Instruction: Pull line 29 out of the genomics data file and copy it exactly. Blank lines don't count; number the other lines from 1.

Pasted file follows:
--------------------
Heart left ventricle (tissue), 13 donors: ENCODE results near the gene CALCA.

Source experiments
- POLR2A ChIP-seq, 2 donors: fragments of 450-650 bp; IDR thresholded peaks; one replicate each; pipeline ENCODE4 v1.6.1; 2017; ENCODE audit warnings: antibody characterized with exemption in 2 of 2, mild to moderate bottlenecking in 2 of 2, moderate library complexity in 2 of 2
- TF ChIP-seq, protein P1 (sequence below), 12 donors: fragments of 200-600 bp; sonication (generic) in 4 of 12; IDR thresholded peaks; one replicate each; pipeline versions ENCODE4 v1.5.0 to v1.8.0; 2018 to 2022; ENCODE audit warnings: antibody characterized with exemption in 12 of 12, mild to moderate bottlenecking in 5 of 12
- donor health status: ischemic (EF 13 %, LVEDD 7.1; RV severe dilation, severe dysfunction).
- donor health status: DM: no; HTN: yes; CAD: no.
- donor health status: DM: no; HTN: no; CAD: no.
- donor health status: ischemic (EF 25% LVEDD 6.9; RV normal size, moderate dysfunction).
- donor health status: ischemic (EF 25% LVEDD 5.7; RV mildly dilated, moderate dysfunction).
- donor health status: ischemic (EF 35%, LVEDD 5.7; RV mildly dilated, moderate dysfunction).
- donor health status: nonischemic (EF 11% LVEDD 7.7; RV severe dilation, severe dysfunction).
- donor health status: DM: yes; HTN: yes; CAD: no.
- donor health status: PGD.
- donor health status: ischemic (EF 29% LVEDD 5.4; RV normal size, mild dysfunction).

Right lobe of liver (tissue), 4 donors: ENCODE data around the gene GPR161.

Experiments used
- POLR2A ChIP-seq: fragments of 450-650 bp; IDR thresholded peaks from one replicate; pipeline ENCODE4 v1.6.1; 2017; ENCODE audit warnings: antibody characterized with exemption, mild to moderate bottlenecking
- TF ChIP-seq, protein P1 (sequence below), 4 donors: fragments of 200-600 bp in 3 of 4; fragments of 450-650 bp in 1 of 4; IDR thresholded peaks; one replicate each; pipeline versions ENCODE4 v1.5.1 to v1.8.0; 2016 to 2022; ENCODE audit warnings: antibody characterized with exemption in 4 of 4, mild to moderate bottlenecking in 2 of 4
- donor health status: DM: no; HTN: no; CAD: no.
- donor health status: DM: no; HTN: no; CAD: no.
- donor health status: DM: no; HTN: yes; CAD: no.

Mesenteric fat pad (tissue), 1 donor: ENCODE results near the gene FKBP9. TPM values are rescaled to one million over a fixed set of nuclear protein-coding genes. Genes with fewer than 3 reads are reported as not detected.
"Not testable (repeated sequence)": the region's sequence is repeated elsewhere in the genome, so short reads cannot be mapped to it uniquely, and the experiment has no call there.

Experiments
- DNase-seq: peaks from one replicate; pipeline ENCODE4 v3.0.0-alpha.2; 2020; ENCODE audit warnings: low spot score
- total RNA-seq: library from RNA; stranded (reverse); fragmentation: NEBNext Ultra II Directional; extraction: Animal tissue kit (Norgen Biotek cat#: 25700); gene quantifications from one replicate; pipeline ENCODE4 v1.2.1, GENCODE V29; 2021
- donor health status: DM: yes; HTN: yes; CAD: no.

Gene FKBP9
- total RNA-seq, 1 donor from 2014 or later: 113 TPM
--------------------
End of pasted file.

- total RNA-seq, 1 donor from 2014 or later: 113 TPM